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Old 12-03-2015, 10:44 PM   #1
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Year: 1990
Chassis: Chevy Blue Bird Mini Bird (P30)
Engine: GM Diesel 6.2
Starting Up

I'm just about to acquire a school bus but it's been sitting for a few years. Not sure how long.

What happens if it doesn't turn over? What could be the cause and what will I need to do?
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Old 12-07-2015, 05:46 PM   #2
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Year: 2000
Chassis: International 3800
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Rated Cap: Your mom +1
Could be anything from a seized motor, bad starter, bad wiring, low oil, bad door switch, dead batteries, blown fuses.... etc. the list goes on. I would have a competent mechanic with you when you go check it out.
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Old 12-07-2015, 10:25 PM   #3
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Engine: Cummins 5.9TA
Try to jump start it. If it's not a dead battery then I'd pass it up.
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Old 12-07-2015, 11:12 PM   #4
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he best buses to buy have been just sitting

Almost all buses not used all the time will have low or dead batteries. Buy or make a good set of jumper cables. Number 2 welding cables about 8 feet are good to have with a bus. Get good cable end clamps for high amperage.
You can change up the bus batteries from your car/truck. Charging will probably need about 30-60 minutes. Crank engine for a full minute, rest for a whole minute, then crank engine again. The first crank makes heat and engine will probably start. Make sure fuel tank is at least 1/4 full. Starting fluid is a must for a nonactive diesel engine. I have started an old Greyhound that was sitting for about 8 years. Yep the start needed a couple cans of start fluid. Only use start fluid as engine is turning. Modern diesels have glow plugs that react to start fluid while at rest. Negotiate a good buying price with a not started engine. A multimeter will show 12.6 volts with a good battery.
Frank in Idaho
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Old 12-08-2015, 11:14 AM   #5
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Join Date: Nov 2015
Location: South Florida
Posts: 112
Year: 1990
Chassis: Chevy Blue Bird Mini Bird (P30)
Engine: GM Diesel 6.2
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Originally Posted by frank-id View Post
Almost all buses not used all the time will have low or dead batteries. Buy or make a good set of jumper cables. Number 2 welding cables about 8 feet are good to have with a bus. Get good cable end clamps for high amperage.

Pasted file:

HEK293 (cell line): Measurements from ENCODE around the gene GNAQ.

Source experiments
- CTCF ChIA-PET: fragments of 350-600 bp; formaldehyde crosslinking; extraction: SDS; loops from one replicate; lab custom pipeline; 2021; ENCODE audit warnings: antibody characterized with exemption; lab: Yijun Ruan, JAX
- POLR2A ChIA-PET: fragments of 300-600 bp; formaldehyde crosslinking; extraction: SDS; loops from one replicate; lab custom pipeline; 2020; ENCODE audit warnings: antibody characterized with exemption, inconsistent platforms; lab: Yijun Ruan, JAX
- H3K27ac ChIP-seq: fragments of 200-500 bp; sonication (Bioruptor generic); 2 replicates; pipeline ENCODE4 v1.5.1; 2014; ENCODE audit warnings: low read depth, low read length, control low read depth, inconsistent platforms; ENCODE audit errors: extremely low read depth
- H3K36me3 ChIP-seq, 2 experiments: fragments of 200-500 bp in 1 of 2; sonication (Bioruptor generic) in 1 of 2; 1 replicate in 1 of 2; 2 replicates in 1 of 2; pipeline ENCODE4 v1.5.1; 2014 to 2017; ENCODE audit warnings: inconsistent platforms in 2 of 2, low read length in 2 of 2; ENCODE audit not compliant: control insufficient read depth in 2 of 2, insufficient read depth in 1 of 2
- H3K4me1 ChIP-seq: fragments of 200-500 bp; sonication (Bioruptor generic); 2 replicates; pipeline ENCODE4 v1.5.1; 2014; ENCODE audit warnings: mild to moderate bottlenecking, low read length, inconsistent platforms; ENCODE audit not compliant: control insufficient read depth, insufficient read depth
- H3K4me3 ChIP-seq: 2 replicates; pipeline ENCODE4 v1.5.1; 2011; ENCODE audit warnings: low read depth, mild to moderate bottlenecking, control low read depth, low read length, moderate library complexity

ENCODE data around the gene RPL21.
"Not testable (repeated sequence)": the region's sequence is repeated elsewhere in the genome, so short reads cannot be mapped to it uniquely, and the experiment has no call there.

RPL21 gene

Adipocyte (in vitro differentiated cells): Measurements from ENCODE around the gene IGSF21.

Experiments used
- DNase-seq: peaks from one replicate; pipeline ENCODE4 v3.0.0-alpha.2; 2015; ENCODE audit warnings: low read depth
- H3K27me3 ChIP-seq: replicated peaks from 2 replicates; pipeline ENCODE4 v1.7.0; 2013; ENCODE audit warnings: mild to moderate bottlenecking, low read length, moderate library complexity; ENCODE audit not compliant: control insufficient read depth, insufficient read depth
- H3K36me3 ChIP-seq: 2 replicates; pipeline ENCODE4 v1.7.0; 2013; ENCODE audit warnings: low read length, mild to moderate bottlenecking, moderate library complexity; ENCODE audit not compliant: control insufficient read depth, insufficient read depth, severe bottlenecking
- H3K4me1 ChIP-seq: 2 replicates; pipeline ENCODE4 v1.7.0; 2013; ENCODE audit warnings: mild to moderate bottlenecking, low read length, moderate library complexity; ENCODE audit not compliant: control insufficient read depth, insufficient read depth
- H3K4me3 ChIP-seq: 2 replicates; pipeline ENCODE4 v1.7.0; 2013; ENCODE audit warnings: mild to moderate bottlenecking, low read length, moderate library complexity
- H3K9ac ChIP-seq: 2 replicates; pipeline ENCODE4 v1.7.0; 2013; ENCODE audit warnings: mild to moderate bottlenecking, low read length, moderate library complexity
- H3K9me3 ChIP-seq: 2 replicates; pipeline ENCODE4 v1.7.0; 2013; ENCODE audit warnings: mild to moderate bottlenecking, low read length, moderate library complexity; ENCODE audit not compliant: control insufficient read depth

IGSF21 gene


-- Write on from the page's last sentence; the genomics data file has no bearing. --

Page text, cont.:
You can change up the bus batteries from your car/truck. Charging will probably need about 30-60 minutes. Crank engine for a full minute, rest for a whole minute, then crank engine again. The first crank makes heat and engine will probably start. Make sure fuel tank is at least 1/4 full. Starting fluid is a must for a nonactive diesel engine. I have started an old Greyhound that was sitting for about 8 years. Yep the start needed a couple cans of start fluid. Only use start fluid as engine is turning. Modern diesels have glow plugs that react to start fluid while at rest. Negotiate a good buying price with a not started engine. A multimeter will show 12.6 volts with a good battery.
Frank in Idaho
Thanks for the advice. I ended up buying the bus today, actually, and will have it towed to a friends yard tomorrow. It only cost me $425. What about checking the oil? How would I go about cleaning the fuel tank? What's the best way to do it to see if it runs?
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Old 12-08-2015, 03:46 PM   #6
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Unscrew the battery caps and check the water levels in the cells. If any are low, top them off with distilled water. Battery plates showing above water level is a bad sign (possibly shorted plates).

Put a charger on the batteries overnight if you can plug in where you are. My guess is that they won't take a charge after sitting that long but you may get lucky. Jumping off another vehicle can work but use good quality jumper cables. Thin, cheap cables may not pass enough juice to get you started.